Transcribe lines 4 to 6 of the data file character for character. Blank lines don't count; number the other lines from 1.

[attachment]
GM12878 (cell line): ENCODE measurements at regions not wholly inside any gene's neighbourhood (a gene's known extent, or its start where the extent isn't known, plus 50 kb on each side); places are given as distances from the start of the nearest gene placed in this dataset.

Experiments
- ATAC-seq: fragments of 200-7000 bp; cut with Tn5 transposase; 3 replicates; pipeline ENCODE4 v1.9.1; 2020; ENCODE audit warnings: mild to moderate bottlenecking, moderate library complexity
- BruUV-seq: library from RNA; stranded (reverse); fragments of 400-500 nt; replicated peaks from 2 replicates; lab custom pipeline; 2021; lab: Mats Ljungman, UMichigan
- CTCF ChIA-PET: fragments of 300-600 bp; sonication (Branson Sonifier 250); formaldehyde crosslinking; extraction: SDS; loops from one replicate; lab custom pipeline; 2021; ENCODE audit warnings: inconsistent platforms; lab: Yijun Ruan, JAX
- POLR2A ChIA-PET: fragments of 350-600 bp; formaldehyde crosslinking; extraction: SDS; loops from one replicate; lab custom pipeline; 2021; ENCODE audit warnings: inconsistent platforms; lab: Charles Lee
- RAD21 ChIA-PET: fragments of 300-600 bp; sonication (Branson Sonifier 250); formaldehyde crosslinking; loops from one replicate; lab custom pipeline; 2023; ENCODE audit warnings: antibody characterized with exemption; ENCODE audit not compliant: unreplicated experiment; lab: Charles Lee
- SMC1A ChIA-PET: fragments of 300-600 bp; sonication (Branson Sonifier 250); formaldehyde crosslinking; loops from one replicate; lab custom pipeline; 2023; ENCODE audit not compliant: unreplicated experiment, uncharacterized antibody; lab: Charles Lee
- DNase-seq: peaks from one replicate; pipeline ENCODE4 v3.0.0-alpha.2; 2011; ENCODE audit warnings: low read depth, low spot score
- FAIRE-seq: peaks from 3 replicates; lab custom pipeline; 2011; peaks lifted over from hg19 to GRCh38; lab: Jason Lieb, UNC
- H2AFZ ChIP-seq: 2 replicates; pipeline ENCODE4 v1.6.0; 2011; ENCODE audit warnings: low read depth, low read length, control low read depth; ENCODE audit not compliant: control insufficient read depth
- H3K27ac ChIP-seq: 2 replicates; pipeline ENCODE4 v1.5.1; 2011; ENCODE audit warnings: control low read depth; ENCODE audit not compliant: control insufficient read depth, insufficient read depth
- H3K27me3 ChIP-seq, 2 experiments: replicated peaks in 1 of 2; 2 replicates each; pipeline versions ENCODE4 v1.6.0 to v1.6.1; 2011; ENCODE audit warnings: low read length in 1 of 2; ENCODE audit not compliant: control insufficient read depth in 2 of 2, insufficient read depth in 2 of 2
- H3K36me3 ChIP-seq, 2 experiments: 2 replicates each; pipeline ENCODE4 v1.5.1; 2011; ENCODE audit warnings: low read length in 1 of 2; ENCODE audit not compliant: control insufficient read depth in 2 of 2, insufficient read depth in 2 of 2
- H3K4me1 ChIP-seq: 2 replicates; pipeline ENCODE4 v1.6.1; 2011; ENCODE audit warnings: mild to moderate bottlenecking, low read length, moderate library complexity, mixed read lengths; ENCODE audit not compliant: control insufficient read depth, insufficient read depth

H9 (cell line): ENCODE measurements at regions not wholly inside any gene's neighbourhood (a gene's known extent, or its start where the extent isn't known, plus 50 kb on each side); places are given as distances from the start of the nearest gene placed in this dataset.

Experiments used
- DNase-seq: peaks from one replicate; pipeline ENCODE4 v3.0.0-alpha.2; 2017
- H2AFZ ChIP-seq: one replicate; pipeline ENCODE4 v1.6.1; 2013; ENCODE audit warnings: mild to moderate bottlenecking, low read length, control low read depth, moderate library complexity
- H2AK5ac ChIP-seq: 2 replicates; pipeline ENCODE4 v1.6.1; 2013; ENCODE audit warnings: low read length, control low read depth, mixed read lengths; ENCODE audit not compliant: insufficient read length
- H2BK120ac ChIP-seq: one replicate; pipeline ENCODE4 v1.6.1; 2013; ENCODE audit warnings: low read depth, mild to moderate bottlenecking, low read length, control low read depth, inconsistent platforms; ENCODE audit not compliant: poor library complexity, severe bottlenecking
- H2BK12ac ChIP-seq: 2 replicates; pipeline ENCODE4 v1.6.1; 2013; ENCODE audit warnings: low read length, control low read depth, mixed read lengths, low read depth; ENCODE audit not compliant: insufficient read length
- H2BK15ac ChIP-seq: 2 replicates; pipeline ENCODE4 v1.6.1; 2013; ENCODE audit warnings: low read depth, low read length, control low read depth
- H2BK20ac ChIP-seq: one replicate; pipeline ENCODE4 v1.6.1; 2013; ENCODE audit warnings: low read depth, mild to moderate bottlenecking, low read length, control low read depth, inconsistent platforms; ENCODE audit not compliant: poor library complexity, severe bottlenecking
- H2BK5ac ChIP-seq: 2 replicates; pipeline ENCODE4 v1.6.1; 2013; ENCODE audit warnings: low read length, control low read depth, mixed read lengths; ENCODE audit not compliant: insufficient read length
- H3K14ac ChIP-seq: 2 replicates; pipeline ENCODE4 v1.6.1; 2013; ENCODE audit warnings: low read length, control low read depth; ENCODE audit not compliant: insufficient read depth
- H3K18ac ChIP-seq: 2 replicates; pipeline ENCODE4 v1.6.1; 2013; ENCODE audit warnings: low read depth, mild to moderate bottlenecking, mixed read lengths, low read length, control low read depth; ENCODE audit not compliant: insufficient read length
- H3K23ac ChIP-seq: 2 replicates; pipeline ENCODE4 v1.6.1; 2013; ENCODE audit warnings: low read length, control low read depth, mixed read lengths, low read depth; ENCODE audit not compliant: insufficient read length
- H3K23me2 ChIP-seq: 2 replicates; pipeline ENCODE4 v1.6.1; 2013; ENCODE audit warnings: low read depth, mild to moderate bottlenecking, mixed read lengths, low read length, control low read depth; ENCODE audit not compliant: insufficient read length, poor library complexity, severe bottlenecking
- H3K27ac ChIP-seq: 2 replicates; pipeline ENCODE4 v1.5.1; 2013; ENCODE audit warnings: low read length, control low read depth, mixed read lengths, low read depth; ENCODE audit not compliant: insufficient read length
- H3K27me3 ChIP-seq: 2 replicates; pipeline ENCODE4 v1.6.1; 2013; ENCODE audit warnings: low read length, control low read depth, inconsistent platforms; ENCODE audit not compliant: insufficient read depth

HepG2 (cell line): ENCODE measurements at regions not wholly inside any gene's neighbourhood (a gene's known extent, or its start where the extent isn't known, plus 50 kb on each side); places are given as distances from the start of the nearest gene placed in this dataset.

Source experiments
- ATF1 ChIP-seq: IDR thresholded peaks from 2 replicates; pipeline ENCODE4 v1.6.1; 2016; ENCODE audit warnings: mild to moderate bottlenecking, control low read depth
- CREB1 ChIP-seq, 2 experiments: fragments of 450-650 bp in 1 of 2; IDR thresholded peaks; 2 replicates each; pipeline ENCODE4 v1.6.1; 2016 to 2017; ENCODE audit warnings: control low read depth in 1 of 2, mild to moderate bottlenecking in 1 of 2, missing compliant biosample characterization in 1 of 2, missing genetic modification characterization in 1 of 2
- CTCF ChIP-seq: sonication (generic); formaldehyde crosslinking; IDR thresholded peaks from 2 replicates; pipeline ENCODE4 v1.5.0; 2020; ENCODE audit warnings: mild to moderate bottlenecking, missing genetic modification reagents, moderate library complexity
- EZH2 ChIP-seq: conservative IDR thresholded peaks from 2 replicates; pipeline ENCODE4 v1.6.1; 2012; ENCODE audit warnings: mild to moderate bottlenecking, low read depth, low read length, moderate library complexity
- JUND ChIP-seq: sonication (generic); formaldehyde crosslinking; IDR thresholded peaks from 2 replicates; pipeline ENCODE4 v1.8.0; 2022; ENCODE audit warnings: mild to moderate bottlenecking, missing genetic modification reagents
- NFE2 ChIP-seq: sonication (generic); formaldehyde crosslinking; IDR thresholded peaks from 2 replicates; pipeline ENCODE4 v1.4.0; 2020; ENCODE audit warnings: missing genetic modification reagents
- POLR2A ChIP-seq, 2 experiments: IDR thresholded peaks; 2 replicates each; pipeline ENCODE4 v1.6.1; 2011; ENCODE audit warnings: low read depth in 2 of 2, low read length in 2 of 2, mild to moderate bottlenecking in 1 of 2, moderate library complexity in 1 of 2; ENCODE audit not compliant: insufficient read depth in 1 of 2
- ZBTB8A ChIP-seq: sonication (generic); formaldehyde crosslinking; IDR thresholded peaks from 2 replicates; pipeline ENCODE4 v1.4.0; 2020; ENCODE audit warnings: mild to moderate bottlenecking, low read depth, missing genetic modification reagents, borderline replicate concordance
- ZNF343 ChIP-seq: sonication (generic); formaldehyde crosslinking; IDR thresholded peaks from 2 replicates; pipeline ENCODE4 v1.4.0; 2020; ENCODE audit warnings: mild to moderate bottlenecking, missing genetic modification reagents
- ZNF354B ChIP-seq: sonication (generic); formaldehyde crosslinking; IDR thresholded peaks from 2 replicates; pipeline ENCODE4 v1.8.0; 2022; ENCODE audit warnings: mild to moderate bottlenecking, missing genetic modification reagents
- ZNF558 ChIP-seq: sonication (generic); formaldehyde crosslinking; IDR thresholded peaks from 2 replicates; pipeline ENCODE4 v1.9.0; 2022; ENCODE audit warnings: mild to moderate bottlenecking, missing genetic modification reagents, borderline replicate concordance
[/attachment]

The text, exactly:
- BruUV-seq: library from RNA; stranded (reverse); fragments of 400-500 nt; replicated peaks from 2 replicates; lab custom pipeline; 2021; lab: Mats Ljungman, UMichigan
- CTCF ChIA-PET: fragments of 300-600 bp; sonication (Branson Sonifier 250); formaldehyde crosslinking; extraction: SDS; loops from one replicate; lab custom pipeline; 2021; ENCODE audit warnings: inconsistent platforms; lab: Yijun Ruan, JAX
- POLR2A ChIA-PET: fragments of 350-600 bp; formaldehyde crosslinking; extraction: SDS; loops from one replicate; lab custom pipeline; 2021; ENCODE audit warnings: inconsistent platforms; lab: Charles Lee